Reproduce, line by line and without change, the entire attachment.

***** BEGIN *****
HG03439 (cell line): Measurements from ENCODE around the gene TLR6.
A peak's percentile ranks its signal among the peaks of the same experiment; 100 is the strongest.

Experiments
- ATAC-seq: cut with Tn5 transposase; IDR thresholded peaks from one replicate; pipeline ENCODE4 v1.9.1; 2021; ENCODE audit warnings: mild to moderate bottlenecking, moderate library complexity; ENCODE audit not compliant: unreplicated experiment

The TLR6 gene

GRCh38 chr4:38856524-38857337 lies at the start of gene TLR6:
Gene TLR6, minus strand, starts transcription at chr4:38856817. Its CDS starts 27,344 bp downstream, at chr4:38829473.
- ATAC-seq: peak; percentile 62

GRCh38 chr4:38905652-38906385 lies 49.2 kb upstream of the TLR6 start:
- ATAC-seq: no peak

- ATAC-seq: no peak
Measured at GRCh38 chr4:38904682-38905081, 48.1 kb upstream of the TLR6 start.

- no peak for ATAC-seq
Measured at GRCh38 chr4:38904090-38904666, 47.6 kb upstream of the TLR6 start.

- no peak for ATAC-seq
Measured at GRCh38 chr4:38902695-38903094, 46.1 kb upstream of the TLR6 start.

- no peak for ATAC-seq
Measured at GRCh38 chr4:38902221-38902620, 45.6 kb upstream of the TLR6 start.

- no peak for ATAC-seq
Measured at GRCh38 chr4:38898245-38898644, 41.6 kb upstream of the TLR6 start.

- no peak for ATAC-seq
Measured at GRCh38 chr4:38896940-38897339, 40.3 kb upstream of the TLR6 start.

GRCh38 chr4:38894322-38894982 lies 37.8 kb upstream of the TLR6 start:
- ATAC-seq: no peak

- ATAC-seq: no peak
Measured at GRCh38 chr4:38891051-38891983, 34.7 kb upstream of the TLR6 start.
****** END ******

HG03439 (cell line): Measurements from ENCODE around the gene TLR6.
A peak's percentile ranks its signal among the peaks of the same experiment; 100 is the strongest.

Experiments
- ATAC-seq: cut with Tn5 transposase; IDR thresholded peaks from one replicate; pipeline ENCODE4 v1.9.1; 2021; ENCODE audit warnings: mild to moderate bottlenecking, moderate library complexity; ENCODE audit not compliant: unreplicated experiment

The TLR6 gene

GRCh38 chr4:38856524-38857337 lies at the start of gene TLR6:
Gene TLR6, minus strand, starts transcription at chr4:38856817. Its CDS starts 27,344 bp downstream, at chr4:38829473.
- ATAC-seq: peak; percentile 62

GRCh38 chr4:38905652-38906385 lies 49.2 kb upstream of the TLR6 start:
- ATAC-seq: no peak

- ATAC-seq: no peak
Measured at GRCh38 chr4:38904682-38905081, 48.1 kb upstream of the TLR6 start.

- no peak for ATAC-seq
Measured at GRCh38 chr4:38904090-38904666, 47.6 kb upstream of the TLR6 start.

- no peak for ATAC-seq
Measured at GRCh38 chr4:38902695-38903094, 46.1 kb upstream of the TLR6 start.

- no peak for ATAC-seq
Measured at GRCh38 chr4:38902221-38902620, 45.6 kb upstream of the TLR6 start.

- no peak for ATAC-seq
Measured at GRCh38 chr4:38898245-38898644, 41.6 kb upstream of the TLR6 start.

- no peak for ATAC-seq
Measured at GRCh38 chr4:38896940-38897339, 40.3 kb upstream of the TLR6 start.

GRCh38 chr4:38894322-38894982 lies 37.8 kb upstream of the TLR6 start:
- ATAC-seq: no peak

- ATAC-seq: no peak
Measured at GRCh38 chr4:38891051-38891983, 34.7 kb upstream of the TLR6 start.